1) Gather your artwork
Make sure you have enough pieces to feel like a collection and to really anchor the wall space you’re going to be using. You want the whole grouping to cover most of the wall so that it doesn’t look like it’s floating awkwardly. Don’t be afraid to go floor to ceiling on a wall with no furniture!
As far as what type of artwork to use- that’s totally up to you! There are no real rules, but you do want to keep in mind how well the pieces work together. I had some pieces already, but not enough to make a gallery as big as I needed for the long hallway wall, so I painted a couple place holders myself that I’ll later swap out when I find some great art, and I also added three photography prints from Jenny’s Print Shop, which is a great way to get affordable art when you need to fill a frame fast and don’t have a large budget. (Full details on all the artwork in my gallery wall at the end of this post).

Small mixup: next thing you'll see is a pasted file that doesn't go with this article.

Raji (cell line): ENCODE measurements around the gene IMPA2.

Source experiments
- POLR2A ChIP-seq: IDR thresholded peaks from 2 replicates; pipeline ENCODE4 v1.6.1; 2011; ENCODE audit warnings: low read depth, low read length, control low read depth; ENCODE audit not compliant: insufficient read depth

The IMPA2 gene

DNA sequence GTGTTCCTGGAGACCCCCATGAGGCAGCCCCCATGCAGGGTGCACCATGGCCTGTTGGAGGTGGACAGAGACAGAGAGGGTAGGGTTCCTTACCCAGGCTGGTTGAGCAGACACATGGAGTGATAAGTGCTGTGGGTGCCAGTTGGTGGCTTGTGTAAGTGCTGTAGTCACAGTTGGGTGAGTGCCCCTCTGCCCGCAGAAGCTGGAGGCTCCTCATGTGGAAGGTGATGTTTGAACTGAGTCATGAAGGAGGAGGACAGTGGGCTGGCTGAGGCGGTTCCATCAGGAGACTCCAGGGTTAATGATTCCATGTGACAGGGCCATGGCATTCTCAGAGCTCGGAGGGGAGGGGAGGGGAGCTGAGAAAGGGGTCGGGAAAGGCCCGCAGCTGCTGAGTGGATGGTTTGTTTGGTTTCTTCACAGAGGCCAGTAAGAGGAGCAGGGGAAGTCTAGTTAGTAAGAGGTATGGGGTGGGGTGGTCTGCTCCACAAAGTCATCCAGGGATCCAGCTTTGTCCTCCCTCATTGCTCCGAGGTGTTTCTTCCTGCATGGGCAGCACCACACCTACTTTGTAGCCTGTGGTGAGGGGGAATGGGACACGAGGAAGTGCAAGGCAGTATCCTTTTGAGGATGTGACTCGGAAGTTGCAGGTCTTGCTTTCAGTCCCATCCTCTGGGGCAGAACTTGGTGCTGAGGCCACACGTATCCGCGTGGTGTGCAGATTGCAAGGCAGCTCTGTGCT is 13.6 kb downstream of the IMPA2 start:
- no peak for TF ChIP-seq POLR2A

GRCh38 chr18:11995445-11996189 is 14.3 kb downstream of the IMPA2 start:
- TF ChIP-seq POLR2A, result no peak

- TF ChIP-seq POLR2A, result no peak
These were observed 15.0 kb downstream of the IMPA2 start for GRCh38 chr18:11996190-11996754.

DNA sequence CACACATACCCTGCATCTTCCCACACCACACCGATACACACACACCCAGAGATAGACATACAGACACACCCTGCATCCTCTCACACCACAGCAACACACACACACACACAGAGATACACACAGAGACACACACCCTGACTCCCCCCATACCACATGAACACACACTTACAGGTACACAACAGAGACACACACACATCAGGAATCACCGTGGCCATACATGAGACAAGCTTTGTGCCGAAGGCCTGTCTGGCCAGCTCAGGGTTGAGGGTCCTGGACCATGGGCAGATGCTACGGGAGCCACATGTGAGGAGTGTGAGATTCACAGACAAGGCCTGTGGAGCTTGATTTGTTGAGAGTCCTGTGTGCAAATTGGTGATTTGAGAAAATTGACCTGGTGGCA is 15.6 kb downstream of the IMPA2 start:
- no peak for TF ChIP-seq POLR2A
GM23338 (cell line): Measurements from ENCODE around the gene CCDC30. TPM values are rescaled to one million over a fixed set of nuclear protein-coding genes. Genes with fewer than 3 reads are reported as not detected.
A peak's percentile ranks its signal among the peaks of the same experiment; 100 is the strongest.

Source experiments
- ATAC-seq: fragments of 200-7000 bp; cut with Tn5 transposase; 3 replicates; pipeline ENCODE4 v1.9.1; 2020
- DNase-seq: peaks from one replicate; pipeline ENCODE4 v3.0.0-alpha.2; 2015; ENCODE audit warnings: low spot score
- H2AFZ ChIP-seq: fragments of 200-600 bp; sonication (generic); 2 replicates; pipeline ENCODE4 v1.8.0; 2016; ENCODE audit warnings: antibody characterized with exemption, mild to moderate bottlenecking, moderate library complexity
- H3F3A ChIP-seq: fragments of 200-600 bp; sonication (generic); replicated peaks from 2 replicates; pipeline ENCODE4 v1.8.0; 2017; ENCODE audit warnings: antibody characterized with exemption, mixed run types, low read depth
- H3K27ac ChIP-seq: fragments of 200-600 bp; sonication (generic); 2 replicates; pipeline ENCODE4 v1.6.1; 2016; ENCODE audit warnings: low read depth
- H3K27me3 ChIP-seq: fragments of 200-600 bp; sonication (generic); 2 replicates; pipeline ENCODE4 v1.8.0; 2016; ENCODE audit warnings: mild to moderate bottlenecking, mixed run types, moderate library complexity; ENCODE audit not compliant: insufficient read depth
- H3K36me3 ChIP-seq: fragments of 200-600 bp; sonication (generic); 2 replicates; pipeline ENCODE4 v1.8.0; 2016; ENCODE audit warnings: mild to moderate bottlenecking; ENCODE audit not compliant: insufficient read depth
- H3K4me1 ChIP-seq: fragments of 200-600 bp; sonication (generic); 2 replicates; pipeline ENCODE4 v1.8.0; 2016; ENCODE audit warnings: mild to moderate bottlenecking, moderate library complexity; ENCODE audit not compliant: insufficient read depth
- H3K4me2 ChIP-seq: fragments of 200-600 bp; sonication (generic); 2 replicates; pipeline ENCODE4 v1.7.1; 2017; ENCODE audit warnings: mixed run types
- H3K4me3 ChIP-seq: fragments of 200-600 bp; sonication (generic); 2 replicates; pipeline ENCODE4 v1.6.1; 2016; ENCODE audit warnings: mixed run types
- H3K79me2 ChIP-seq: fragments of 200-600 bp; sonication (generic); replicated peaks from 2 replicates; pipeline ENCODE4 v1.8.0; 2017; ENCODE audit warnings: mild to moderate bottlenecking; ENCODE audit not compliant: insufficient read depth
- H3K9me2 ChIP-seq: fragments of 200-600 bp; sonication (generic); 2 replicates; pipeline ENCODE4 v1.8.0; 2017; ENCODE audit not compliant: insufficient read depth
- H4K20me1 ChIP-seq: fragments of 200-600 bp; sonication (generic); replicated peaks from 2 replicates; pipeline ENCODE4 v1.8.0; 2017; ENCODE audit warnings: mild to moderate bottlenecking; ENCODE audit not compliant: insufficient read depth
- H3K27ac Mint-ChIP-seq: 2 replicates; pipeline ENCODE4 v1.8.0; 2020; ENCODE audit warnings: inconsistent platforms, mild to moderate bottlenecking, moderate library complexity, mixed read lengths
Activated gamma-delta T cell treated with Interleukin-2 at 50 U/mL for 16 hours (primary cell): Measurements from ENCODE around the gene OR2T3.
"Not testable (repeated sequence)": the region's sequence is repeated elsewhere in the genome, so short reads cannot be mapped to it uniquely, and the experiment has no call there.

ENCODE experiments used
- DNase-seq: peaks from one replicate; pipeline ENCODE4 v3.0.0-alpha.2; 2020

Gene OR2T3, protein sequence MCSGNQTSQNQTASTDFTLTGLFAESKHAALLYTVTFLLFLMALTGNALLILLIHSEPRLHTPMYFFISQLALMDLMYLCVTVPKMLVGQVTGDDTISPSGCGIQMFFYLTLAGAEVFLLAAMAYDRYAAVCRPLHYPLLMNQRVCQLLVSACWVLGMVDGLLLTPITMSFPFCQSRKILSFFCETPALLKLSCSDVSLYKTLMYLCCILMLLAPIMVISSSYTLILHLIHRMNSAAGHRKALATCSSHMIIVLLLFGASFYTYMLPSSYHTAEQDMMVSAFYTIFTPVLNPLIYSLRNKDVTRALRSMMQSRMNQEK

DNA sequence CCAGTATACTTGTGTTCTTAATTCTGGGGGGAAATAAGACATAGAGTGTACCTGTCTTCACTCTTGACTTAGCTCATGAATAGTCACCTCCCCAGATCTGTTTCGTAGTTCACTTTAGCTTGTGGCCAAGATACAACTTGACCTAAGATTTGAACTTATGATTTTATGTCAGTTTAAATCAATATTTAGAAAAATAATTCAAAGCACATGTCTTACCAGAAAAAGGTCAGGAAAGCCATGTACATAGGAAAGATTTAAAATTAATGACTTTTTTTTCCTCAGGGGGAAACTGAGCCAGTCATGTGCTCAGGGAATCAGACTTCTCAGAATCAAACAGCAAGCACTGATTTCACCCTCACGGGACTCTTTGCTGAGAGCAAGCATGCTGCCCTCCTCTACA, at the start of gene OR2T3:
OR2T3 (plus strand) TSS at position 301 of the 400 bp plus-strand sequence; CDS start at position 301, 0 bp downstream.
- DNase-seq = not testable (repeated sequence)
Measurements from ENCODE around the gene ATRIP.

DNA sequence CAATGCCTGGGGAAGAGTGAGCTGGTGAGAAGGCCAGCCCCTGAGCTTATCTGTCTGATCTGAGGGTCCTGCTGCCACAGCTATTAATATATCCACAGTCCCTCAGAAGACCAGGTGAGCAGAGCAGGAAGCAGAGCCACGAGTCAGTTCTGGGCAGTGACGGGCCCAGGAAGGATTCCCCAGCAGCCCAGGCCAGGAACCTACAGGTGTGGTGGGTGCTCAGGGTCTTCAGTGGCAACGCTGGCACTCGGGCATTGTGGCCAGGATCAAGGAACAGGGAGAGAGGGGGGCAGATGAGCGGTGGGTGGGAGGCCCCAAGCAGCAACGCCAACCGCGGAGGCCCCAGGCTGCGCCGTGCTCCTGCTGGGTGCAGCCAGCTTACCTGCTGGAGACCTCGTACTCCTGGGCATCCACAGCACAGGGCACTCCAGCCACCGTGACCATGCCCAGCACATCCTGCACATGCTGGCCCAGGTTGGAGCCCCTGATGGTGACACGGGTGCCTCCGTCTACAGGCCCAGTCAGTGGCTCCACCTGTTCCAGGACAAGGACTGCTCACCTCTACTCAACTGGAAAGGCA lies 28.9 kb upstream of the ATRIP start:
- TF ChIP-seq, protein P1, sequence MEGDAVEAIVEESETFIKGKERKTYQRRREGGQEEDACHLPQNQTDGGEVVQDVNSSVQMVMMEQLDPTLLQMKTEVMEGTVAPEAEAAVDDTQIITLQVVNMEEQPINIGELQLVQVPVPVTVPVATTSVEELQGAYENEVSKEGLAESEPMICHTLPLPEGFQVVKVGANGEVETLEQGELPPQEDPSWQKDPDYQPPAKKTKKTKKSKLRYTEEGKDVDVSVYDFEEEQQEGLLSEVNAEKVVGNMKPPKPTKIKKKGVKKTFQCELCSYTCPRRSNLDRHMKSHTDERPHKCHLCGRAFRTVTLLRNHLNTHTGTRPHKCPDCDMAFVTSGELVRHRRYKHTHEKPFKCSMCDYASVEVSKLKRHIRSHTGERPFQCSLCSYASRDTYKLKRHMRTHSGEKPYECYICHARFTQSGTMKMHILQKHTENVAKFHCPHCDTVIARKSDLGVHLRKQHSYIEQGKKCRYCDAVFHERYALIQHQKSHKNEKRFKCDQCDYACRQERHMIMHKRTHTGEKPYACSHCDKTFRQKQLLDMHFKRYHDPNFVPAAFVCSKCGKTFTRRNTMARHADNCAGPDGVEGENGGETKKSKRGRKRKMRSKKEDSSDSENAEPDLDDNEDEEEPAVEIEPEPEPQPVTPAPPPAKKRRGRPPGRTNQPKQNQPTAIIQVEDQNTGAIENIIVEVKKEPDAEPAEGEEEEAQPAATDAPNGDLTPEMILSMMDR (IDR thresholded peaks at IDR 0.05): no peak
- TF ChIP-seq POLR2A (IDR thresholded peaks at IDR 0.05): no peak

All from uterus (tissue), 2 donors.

I want to quickly mention Unsplash, which, like Jenny’s Print Shop is a site where you can download digital art and print it out on your own in whatever size you want. But Unsplash is FREE! All the artists have willingly uploaded the art so it’s totally legal, but if you share pictures of your printed out artworks do the right thing and credit the artists. For printing, you can send the digital file to a company like Framebridge and get your image back in a frame, or you can go super low budget and do it yourself at one of the self-serve kiosks at Target or Costco like I did. I’ve heard good things about Costco’s photo printing, but Target’s is not the best in terms of photo quality. It was OK, and it was only a couple bucks per print, so I guess it’s true that you get what you pay for.
2) Choose your frames